On Force Friday it was revealed that a company had made a real, working replica of BB-8 as a toy.  And it looks amazing!  I've been reading some of the online reviews, and this looks to be a big leap forward in toy robot technology.  Plus, he is so cute!

Even though it has a $150 price tag, I really want this toy.  And my kids do too, so I'm thinking about this as a joint Christmas gift to each other.  That is, if we can find it!  Apparently this toy has been the hottest thing on the market and everyone has sold out almost immediately after it went on sale.  The prediction is that this will be THE toy of the holiday season, and I can see why.

Anyone want to chip in to the "Buy Dr. Bern A BB-8 Toy" fund? 

Tuesday, September 8, 2015

What Causes Ear Infections? And How Do You Treat Them?

Probably one of the top disorders that vets see on a daily basis is ear infections.  Most days I'll see at least one, and often several.  Some breeds and individuals are prone to them and we may see those patients for chronic, ongoing, or recurrent problems.  So why do some dogs get them so often?  What can a pet owner do to help?

I wish there was a simple answer, but unfortunately there isn't.  Ear infections, especially chronic ones, can be a challenge to diagnose and treat, and every case is going to be a little different.  Ongoing issues can take a lot of time and money to get under control and are usually frustrating for everyone involved.

One of the biggest reasons for ear infections is simple anatomy.  Dogs with floppy ears are more prone than dogs with upright ears because there is less air flow and moisture can't evaporate easily.  If water gets in the ear and stays there it causes irritation which can lead to an infection.  With upright ears there is good evaporation of the moisture.  But floppy ears close off the ear canal and don't allow good evaporation.  You then get a dark, warm, moist environment which can be a great breeding ground for microorganisms.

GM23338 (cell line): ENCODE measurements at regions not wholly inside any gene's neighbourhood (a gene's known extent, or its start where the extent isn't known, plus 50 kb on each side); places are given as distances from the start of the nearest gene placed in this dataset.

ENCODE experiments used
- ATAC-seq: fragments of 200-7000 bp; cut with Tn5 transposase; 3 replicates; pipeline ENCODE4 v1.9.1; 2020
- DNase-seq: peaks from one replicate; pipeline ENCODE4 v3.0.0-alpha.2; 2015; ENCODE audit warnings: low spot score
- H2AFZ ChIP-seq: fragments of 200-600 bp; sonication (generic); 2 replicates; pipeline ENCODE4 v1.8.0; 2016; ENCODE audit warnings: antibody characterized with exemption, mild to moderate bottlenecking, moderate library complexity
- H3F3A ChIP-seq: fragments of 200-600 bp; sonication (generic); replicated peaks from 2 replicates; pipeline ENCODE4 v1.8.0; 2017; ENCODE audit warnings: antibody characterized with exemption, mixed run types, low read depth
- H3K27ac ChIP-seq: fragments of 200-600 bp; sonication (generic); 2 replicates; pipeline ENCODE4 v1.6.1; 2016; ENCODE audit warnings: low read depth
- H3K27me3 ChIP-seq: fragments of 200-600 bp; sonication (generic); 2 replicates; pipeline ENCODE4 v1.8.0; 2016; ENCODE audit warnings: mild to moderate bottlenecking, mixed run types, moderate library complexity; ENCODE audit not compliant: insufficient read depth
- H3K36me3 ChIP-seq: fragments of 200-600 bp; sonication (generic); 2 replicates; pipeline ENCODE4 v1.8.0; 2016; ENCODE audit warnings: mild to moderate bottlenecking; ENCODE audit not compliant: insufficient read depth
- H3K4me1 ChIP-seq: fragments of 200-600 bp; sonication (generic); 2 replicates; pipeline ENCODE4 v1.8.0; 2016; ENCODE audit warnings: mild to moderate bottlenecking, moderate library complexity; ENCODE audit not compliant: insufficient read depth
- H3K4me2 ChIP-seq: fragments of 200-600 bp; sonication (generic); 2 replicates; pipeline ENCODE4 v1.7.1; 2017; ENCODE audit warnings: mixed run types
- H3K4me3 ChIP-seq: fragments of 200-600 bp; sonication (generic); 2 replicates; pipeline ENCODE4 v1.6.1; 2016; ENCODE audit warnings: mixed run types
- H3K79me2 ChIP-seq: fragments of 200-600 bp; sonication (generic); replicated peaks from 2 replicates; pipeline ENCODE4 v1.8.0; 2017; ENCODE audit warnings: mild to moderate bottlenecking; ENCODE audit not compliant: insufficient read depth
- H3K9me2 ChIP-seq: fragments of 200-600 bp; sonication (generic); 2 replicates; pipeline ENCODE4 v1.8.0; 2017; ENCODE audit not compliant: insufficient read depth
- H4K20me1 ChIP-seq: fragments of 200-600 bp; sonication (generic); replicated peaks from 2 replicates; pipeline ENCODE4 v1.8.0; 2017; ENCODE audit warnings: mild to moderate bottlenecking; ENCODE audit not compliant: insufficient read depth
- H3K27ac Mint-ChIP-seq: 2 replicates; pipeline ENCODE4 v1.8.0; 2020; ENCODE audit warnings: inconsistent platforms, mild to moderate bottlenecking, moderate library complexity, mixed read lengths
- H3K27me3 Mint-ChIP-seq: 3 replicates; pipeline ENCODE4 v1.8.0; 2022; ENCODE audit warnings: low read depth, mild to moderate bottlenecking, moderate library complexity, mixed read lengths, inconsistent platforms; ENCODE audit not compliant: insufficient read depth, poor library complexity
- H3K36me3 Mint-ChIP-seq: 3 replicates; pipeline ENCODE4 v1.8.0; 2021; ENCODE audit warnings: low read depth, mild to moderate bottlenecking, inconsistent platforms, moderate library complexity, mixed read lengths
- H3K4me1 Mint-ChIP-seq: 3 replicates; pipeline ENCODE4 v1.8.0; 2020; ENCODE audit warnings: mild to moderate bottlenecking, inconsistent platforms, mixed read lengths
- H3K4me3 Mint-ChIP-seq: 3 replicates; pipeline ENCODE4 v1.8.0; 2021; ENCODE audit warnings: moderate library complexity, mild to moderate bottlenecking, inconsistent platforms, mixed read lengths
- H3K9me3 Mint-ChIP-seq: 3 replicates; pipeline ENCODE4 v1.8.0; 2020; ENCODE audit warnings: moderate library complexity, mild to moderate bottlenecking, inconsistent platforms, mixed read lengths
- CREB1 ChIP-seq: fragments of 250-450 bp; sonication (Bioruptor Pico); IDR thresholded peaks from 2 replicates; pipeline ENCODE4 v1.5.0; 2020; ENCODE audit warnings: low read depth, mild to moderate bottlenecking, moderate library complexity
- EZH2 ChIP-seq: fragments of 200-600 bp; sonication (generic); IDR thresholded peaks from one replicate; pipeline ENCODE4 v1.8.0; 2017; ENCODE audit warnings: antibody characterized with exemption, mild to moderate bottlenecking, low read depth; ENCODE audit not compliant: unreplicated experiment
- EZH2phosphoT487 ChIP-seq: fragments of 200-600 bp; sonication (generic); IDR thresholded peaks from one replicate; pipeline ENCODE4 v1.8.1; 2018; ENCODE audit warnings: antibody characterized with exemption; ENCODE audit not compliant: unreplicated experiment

Excessive hair in the ears is another problematic factor.  Many small, fluffy dogs have hair growing not just around the ear, but down inside the ear canal.  Common breeds include poodles, shih-tzus, bichons, Maltese, and similar dogs.  Think of the hair in the canal like hair in your sink drain.  Normal moisture and debris gets trapped and has a hard time getting out.  Just like having to clean your drain, it is often necessary to clean the canal.  This involves plucking the hair from the ears, which can be uncomfortable for the pet (about as bad as plucking your eyebrows).  Groomers will typically do this as part of their services or if asked, and vets can always do this.  Plucking the hair opens the ear canal and removes some of the blockages, allowing for more thorough cleaning and evaporation of moisture.